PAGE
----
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By Amy Skalmusky, Senior Contributing Reporter

RIO DE JANEIRO – The tragic British Petroleum (BP) oil rig explosion in the Gulf of Mexico, which claimed eleven lives and unleashed 5,000,000 barrels of crude into the ocean in April of last year, shook oil producing countries out of their relative tranquility and exposed the risks and challenges of increased oil exploration in deep water.

The Next Generation Oil & Gas Latin America Summit 2011 brings together leaders from the oil and gas industry, photo courtesy of Next Generation Oil & Gas Latin America.
The Next Generation Oil & Gas Latin America Summit 2011 brings together leaders from the oil and gas industry, photo courtesy of NG Oil & Gas.

“The BP accident has tarred the entire industry and even if it was a one-in-a-million-type accident, the industry will need to consider the balance between risk and riches,” said Julian Lee, Senior Energy Analyst at the London-based Centre for Global Energy Studies.

The Next Generation Oil & Gas Latin America Summit 2011, happening in Rio de Janeiro February 1st through 3rd , will explore the major challenges raised by the spill and the future consequences on the oil and gas industry worldwide.

Hosted last year in Panama, the summit’s current venue was a timely choice. Brazil has been establishing itself at the forefront of deep-water oil exploration, and continual news of record discoveries in the pre-salt region, all eyes are on the country to set the standard for drilling safety in ultra-deep waters.

Brazil faces even greater deep-water technical challenges than those in the Gulf. Its pre-salt basin is much deeper than BP’s Deepwater Horizon well. The fields, about 280 miles off the southeastern coast of Brazil, are also farther from shore.

Though recently the media darling, Brazil is no rookie to deep-water drilling or its dangers. Incidents including the shocking 2001 sinking of the P-36, the world’s largest oil platform, in the Roncador Field of the Campos Basin, have already led Petrobras to improve safety procedures.

The Next Generation Oil & Gas Latin America Summit 2011 will highlight keynote speakers from the Offshore Industry, photo courtesy of Next Generation Oil & Gas Latin America.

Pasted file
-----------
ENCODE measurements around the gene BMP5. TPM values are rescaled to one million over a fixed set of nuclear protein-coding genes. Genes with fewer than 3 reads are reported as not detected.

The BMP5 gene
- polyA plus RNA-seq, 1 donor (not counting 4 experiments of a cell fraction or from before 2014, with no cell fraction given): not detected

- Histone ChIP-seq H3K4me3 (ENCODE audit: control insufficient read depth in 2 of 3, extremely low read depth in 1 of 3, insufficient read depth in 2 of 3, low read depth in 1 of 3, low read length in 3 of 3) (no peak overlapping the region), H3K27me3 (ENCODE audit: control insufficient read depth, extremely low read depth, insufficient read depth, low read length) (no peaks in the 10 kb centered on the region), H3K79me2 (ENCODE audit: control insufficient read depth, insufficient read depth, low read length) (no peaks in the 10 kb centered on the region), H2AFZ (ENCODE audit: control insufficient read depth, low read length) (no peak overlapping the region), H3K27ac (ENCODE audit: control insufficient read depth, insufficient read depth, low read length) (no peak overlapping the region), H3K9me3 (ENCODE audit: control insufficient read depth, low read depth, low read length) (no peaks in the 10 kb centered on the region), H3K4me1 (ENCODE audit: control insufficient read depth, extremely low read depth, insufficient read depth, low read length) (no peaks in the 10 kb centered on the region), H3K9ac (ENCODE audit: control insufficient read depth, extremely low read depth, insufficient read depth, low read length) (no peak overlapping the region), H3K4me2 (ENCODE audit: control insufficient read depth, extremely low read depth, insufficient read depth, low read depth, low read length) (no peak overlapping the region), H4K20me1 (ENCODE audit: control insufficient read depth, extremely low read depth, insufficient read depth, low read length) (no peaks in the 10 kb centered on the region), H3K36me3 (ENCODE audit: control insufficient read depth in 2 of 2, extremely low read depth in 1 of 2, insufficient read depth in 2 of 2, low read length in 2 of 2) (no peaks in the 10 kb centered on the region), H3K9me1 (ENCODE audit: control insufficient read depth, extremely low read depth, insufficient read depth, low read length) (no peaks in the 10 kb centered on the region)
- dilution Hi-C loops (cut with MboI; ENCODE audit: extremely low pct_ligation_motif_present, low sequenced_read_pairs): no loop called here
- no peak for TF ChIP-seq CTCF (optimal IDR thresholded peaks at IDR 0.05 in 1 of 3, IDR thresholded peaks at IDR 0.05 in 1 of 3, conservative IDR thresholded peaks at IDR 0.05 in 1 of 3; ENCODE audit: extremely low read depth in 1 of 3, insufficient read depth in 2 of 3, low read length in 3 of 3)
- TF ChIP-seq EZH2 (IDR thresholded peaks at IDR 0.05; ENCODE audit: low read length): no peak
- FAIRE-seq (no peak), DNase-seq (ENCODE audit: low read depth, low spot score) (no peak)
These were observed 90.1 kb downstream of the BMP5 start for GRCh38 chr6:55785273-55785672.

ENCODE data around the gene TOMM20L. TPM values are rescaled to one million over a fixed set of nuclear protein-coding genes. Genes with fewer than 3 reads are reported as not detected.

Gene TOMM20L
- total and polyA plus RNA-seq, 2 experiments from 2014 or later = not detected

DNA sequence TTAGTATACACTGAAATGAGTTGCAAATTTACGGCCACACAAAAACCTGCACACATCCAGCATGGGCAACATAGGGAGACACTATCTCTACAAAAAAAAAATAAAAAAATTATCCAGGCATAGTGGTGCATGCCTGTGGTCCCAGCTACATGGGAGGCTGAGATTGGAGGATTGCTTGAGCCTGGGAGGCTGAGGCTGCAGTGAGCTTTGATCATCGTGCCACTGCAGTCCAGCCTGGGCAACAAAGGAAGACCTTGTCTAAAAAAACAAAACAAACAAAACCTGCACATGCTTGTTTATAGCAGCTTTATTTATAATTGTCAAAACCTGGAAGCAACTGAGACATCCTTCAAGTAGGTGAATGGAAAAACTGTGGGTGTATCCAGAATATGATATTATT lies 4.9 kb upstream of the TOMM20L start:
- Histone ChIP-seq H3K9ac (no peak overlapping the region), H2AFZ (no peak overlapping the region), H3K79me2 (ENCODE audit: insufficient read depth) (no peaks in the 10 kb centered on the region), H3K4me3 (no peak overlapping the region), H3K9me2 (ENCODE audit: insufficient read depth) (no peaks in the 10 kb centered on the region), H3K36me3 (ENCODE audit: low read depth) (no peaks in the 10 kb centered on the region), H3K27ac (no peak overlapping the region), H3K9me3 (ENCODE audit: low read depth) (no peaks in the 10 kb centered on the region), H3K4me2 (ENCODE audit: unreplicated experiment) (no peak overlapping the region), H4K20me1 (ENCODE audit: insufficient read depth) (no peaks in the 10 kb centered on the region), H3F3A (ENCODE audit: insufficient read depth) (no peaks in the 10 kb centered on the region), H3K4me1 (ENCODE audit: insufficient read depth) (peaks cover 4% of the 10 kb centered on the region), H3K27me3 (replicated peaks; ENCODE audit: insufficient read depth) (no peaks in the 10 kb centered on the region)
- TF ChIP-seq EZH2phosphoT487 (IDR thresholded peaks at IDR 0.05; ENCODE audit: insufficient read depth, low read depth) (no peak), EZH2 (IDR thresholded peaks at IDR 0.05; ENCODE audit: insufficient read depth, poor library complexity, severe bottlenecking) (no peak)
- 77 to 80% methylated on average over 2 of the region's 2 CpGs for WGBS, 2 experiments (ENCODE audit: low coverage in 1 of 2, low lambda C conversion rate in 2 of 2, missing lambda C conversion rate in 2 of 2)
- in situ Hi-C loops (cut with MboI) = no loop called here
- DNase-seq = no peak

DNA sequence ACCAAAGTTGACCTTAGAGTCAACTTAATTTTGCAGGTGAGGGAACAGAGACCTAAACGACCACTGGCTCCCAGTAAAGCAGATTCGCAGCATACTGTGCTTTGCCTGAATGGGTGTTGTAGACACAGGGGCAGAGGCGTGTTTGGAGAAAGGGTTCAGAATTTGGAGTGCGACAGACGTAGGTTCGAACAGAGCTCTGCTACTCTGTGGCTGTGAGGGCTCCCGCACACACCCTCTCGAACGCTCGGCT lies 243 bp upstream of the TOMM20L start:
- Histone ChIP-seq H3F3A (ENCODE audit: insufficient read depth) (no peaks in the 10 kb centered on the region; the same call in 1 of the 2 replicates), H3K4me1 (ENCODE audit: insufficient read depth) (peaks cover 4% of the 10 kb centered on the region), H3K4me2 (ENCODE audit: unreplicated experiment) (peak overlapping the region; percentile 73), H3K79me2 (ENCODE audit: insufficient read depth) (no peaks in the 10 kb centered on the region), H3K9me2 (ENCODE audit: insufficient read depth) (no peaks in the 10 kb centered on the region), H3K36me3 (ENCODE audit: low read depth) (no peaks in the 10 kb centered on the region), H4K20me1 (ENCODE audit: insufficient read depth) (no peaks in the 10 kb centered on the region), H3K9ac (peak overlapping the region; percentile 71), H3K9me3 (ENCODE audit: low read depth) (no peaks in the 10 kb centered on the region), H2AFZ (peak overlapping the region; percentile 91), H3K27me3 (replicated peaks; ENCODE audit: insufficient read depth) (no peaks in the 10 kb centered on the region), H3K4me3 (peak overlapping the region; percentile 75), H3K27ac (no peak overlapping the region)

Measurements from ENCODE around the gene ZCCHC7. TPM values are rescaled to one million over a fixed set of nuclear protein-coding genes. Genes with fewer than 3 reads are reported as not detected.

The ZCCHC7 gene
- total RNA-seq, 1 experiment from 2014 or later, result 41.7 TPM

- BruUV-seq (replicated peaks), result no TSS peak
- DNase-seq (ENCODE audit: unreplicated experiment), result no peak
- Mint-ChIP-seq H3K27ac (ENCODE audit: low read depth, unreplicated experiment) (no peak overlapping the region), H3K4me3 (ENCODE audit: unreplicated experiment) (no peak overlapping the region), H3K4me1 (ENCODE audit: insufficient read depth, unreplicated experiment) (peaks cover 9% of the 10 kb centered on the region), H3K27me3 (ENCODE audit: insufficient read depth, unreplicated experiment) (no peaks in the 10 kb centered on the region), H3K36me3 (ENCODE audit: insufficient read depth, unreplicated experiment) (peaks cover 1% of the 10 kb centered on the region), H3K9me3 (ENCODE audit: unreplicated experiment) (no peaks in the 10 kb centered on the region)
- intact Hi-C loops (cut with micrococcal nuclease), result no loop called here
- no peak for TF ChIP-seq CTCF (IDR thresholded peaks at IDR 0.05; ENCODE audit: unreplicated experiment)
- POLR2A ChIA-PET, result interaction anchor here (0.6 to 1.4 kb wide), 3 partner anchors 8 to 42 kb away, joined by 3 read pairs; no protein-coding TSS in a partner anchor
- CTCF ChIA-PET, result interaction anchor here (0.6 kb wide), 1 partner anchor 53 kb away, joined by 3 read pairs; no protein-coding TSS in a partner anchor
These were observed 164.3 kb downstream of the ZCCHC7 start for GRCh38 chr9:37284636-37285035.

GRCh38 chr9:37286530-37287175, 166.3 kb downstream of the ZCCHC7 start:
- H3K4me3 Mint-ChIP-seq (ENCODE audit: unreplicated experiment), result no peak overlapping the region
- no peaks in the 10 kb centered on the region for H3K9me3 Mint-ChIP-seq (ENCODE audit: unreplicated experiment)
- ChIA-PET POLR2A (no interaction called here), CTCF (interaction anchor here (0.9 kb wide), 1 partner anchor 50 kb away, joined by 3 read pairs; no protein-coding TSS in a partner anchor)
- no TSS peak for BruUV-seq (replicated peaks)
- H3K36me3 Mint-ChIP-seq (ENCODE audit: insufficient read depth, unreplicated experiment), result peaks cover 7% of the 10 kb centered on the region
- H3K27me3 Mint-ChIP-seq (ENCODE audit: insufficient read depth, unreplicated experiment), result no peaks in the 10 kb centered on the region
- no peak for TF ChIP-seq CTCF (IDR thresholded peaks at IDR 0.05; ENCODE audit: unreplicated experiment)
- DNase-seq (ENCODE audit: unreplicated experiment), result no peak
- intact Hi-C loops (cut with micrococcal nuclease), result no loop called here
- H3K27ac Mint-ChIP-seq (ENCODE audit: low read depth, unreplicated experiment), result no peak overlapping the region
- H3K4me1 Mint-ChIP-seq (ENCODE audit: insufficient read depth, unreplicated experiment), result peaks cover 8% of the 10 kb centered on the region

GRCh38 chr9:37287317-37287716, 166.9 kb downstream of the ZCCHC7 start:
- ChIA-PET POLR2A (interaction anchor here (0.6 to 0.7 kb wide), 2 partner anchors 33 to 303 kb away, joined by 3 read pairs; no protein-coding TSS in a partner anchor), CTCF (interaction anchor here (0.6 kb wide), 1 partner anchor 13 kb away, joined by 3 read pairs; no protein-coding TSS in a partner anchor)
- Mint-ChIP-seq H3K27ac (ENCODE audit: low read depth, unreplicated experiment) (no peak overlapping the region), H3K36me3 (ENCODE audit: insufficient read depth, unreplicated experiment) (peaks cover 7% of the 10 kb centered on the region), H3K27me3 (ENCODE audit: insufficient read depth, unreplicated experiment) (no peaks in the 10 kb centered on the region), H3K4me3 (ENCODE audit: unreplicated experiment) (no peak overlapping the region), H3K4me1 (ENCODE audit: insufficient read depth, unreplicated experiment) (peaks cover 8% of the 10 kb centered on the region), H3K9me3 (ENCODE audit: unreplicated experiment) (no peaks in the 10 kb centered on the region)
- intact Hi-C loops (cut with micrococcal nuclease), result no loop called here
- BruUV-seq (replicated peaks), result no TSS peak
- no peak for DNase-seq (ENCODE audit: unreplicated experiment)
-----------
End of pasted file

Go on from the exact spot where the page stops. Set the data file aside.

The Next Generation Oil & Gas Latin America Summit 2011 will highlight keynote speakers from the Offshore Industry, photo courtesy of NG Oil & Gas.

Brazilian regulations are also viewed as tougher than in the U.S., however the Brazilian Federal government is still in the initial stages of developing a comprehensive contingency plan for Deep-Water Drilling Disasters.

The details of the plan as well as the future landscape of the worldwide offshore industry will be some of the topics discussed at the Next Generation Oil & Gas Latin America Summit.

The event offers meetings, workshops and discussions with the some key Industry and Government Regulatory Officials. Delegates from BG Group, Anadarko, OGX, and Shell, among others, will discuss issues such as the operation of extra heavy oil fields, the development of natural gas projects, technical improvement of offshore drilling, the optimization of production and the recovery of mature fields.

Unlike traditional trade fairs, the summit is a three-day event that encourages networking through the one-to-one meetings, workshops and leisure activities.
“It’s a unique format,” said Greg Hebertson, General Manager of South America Exploration for Anadarko Petroleum in a filmed statement. “I think it’s very well done and gives an opportunity for people like me to expand my network and find business solutions.”

Place: Windsor Barra Hotel
Avenida Lucio Costa 2630 , Barra da Tijuca
Rio de Janeiro
Date: February 1st – 3rd, 2011
Time: Tuesday to Friday, Noon to 7PM
Web site: www.ngosummitla.com

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Through the years we have had over a hundred freelance reporters and contributors writing for us, and we thank them all for their work.

1 COMMENT

  1. the conference is interesting, everybody in the oil patch gets to meet and greet, but what the future holds here is highly debatable. Brazil was lucky that the first deep water disaster occurred in US waters, in a BP well. Imagine the international outcry if a Petrobras well in the pre-salt had blown, killed rig hands, and polluted waters!
    That, of course, will someday happen, because nobody–not Petrobras, not ANP, not the Ministries of Energy or Mines or Maritime or any other “cabide de emprego” have the least clue as to what will happen if a subsea well blows out in the Brazilian bonanza fields. There is no contingency plan, announced in July as coming into effect in September (see the link) because nobody in this country has the scientific knowledge to make any such plan, let alone put it into operation. And even if they had the knowledge, they don’t have the will, because they don’t have the money. Cynicism on my part? You betcha!

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